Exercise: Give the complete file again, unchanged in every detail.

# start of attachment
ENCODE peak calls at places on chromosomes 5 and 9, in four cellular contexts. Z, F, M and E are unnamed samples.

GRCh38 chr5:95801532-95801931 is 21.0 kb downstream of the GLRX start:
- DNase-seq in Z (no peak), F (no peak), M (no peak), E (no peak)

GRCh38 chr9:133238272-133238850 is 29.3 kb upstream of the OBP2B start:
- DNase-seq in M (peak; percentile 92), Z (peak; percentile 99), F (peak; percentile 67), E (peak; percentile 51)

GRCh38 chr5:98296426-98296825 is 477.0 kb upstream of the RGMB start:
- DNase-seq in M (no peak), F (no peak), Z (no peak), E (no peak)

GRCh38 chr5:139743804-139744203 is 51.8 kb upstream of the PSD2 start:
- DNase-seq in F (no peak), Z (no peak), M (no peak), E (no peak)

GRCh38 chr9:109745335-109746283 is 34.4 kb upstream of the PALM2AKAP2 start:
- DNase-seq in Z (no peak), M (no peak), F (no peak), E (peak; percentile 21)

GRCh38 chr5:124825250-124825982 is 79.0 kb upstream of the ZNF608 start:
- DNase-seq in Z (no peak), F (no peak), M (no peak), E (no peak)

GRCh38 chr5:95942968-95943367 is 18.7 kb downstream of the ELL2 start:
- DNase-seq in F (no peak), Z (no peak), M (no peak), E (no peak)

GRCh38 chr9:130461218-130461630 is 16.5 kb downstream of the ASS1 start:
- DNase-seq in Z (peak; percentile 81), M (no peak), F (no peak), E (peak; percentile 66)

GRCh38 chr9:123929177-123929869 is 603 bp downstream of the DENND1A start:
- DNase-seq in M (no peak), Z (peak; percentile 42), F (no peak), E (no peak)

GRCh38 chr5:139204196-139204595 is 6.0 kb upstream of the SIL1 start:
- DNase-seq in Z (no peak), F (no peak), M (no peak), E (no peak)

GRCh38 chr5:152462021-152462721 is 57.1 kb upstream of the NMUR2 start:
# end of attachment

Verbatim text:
ENCODE peak calls at places on chromosomes 5 and 9, in four cellular contexts. Z, F, M and E are unnamed samples.

GRCh38 chr5:95801532-95801931 is 21.0 kb downstream of the GLRX start:
- DNase-seq in Z (no peak), F (no peak), M (no peak), E (no peak)

GRCh38 chr9:133238272-133238850 is 29.3 kb upstream of the OBP2B start:
- DNase-seq in M (peak; percentile 92), Z (peak; percentile 99), F (peak; percentile 67), E (peak; percentile 51)

GRCh38 chr5:98296426-98296825 is 477.0 kb upstream of the RGMB start:
- DNase-seq in M (no peak), F (no peak), Z (no peak), E (no peak)

GRCh38 chr5:139743804-139744203 is 51.8 kb upstream of the PSD2 start:
- DNase-seq in F (no peak), Z (no peak), M (no peak), E (no peak)

GRCh38 chr9:109745335-109746283 is 34.4 kb upstream of the PALM2AKAP2 start:
- DNase-seq in Z (no peak), M (no peak), F (no peak), E (peak; percentile 21)

GRCh38 chr5:124825250-124825982 is 79.0 kb upstream of the ZNF608 start:
- DNase-seq in Z (no peak), F (no peak), M (no peak), E (no peak)

GRCh38 chr5:95942968-95943367 is 18.7 kb downstream of the ELL2 start:
- DNase-seq in F (no peak), Z (no peak), M (no peak), E (no peak)

GRCh38 chr9:130461218-130461630 is 16.5 kb downstream of the ASS1 start:
- DNase-seq in Z (peak; percentile 81), M (no peak), F (no peak), E (peak; percentile 66)

GRCh38 chr9:123929177-123929869 is 603 bp downstream of the DENND1A start:
- DNase-seq in M (no peak), Z (peak; percentile 42), F (no peak), E (no peak)

GRCh38 chr5:139204196-139204595 is 6.0 kb upstream of the SIL1 start:
- DNase-seq in Z (no peak), F (no peak), M (no peak), E (no peak)

GRCh38 chr5:152462021-152462721 is 57.1 kb upstream of the NMUR2 start: